At the start of a new school year, thousands of year 11 students across Australia will have to make a choice about which school-leaving pathway to take; the world-renowned International Baccalaureate or the local HSC? Both courses qualify students to graduate high school, yet each in very different ways.
The International Baccalaureate (IB) was founded in Switzerland in 1968 and aimed to create globalized, well rounded students. This philosophy has since been adopted into the IB learner profile, which each IB student must identify himself or herself with. The profile outlines IB students to be inquirers, knowledgeable, thinkers, communicators, principles, open-minded, caring, risk-takers, balanced and reflective.
The IB is a globally recognised course that is offered at many private schools across Australia, and shares its syllabus with the world. The IB is considered to have higher intensity and workload than its local counterpart, the HSC.
In addition, the IB shapes its students as all-rounders. Unlike the HSC, IB students must choose a subject from each category; literature, maths, science, language, humanities and arts. Additional subjects which must also be taken are ‘Theory of Knowledge”, “CAS- Creative, Action, Service”, and “EE”- a four thousand word extended essay. The aim of these additional subjects is to encourage sports and community service so that student life is not only focused on academics. The overall score for the IB Diploma is out of 45, and the course is graded over two years.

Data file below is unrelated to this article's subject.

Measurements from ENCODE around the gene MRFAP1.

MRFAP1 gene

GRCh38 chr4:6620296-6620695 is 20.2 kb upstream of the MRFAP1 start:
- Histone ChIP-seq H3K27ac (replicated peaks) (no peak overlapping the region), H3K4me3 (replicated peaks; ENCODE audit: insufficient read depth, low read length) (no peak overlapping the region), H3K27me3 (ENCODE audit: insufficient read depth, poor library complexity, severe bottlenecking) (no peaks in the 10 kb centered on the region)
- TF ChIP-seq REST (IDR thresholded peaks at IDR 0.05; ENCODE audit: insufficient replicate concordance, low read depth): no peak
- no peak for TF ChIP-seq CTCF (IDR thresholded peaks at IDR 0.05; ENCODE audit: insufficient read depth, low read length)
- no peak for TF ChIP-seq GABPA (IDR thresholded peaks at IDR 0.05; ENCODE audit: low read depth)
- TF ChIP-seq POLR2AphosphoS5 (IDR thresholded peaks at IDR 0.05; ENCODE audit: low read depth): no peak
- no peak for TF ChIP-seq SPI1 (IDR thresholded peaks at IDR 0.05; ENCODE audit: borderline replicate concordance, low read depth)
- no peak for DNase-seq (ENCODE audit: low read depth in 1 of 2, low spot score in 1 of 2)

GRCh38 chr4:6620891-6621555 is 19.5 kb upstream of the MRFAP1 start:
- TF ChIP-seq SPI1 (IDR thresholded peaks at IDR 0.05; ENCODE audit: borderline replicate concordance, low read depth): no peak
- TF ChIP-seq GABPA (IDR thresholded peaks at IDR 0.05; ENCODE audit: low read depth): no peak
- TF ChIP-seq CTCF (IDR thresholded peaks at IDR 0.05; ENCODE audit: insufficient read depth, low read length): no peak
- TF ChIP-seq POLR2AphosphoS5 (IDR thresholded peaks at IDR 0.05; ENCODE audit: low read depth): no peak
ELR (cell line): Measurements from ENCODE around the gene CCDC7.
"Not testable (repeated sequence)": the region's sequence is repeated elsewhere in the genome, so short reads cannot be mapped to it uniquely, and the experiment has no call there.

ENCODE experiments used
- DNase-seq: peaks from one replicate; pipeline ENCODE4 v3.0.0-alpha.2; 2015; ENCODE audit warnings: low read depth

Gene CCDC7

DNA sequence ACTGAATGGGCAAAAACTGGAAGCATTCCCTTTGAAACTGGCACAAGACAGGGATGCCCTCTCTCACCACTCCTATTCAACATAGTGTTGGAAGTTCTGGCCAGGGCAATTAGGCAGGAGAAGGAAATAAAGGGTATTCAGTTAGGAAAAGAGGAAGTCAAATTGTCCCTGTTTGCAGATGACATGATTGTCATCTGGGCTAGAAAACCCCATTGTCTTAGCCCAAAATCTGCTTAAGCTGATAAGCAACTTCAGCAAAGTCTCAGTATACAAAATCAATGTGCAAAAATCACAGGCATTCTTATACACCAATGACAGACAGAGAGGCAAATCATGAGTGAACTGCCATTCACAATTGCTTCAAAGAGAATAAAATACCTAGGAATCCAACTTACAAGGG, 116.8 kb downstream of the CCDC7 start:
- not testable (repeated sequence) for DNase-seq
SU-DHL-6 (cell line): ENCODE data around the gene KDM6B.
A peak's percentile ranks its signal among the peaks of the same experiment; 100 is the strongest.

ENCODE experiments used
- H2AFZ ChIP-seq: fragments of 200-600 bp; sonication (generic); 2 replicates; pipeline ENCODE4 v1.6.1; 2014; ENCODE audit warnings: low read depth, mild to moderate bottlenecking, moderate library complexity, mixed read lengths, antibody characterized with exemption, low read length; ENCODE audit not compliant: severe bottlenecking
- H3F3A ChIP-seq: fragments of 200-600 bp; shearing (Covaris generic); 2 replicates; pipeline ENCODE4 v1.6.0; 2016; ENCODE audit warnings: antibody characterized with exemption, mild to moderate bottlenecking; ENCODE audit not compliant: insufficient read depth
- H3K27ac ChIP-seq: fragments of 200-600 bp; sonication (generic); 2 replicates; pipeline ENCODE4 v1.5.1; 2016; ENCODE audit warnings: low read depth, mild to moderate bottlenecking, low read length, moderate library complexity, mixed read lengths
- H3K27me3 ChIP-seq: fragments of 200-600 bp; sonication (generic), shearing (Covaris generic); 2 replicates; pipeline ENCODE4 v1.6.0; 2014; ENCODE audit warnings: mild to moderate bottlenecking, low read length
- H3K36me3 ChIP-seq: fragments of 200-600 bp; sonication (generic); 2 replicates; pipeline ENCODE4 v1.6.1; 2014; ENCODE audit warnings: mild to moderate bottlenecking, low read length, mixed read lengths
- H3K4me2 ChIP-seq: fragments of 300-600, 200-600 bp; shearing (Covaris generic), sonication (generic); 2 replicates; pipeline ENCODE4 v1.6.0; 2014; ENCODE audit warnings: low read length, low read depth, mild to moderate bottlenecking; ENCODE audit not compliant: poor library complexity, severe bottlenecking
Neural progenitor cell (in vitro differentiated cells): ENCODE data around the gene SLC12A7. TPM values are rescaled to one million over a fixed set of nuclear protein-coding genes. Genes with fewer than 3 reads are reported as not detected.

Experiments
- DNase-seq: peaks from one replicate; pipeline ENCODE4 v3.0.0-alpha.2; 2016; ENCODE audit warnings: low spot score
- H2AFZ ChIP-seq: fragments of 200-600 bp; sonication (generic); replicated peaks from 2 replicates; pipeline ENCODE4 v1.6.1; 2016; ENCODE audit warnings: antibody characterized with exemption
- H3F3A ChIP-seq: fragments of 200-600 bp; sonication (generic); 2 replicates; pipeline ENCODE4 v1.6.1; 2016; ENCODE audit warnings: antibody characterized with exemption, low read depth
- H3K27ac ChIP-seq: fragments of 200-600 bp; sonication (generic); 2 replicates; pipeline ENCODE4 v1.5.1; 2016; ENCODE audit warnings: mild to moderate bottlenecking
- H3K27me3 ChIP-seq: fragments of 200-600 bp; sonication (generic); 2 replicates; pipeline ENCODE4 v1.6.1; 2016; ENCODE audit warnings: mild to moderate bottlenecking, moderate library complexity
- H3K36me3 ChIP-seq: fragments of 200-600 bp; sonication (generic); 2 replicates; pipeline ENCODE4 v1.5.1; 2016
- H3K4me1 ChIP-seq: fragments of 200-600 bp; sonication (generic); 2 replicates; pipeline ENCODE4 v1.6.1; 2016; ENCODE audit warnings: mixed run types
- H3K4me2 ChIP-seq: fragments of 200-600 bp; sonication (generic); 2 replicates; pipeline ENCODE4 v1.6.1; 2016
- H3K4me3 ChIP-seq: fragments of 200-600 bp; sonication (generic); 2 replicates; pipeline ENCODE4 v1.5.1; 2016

In comparison, the HSC is a more localised, specialist-based course. The HSC gives students the freedom to choose any subjects they wish, with the only compulsion of English. HSC students must study a minimum of twelve units in their preliminary year of study (year 11) on which they are not graded towards their atar. In their final year, they must study a minimum of ten units. HSC is also based on rankings and scaling, unlike the IB.
Each course of study is recognised in institutions across Australia and the world, yet both courses cater to a very different type of student. The IB attracts all-rounders who have no qualms about studying each category; meanwhile the HSC attracts students who wish to have the freedom of choosing any subjects according to their interests and specialisation. The NSW and Indian community perform well in both courses.
At the end of the day, the choice is up to you, but consider working habits and whether you would like more freedom to study subjects of your choice, or whether you would like a structured, global approach to learning. Hard work and dedication in both courses will yield positive results. Good luck for 2016!